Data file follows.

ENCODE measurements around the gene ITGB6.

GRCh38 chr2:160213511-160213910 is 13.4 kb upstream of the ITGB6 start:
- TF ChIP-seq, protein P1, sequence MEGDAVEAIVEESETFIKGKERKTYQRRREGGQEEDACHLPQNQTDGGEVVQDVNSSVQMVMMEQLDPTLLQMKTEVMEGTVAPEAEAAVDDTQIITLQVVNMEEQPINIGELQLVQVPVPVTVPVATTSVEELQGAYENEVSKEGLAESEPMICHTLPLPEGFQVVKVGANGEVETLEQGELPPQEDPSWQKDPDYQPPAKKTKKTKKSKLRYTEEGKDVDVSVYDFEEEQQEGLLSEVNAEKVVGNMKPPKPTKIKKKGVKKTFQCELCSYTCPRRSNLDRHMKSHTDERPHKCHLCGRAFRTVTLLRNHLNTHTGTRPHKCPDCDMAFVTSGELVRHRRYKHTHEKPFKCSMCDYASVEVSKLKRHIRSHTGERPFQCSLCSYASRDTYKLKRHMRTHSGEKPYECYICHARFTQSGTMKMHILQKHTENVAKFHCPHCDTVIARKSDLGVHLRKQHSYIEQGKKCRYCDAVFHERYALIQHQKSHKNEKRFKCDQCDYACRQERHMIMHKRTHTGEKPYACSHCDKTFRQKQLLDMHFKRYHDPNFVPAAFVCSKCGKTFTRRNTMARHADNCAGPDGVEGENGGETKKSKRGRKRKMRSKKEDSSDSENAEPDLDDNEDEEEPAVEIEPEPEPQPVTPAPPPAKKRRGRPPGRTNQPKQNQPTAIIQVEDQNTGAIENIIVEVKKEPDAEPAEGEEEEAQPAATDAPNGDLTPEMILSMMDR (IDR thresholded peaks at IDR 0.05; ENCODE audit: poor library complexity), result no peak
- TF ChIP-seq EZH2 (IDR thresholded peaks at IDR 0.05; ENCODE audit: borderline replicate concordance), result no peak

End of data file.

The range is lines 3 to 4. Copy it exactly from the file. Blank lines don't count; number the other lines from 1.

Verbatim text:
- TF ChIP-seq, protein P1, sequence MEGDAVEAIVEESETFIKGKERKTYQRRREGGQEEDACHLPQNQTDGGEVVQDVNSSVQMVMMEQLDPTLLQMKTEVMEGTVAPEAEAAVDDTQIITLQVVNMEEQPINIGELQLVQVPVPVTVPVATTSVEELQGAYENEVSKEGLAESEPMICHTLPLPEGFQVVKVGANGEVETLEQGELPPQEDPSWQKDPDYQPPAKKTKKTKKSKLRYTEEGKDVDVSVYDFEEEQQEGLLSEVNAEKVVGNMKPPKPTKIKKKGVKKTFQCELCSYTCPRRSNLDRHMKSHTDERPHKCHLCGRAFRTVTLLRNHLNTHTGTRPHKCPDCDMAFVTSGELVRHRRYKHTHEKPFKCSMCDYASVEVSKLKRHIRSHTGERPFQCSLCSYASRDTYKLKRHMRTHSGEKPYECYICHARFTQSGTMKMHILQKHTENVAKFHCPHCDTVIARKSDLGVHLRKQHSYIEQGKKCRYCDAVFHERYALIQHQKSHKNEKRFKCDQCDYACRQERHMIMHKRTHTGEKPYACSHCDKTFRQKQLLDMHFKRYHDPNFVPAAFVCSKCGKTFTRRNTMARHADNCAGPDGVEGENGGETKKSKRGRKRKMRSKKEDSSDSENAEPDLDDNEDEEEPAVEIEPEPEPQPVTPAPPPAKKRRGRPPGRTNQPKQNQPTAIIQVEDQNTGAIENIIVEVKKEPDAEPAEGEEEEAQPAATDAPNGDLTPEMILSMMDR (IDR thresholded peaks at IDR 0.05; ENCODE audit: poor library complexity), result no peak
- TF ChIP-seq EZH2 (IDR thresholded peaks at IDR 0.05; ENCODE audit: borderline replicate concordance), result no peak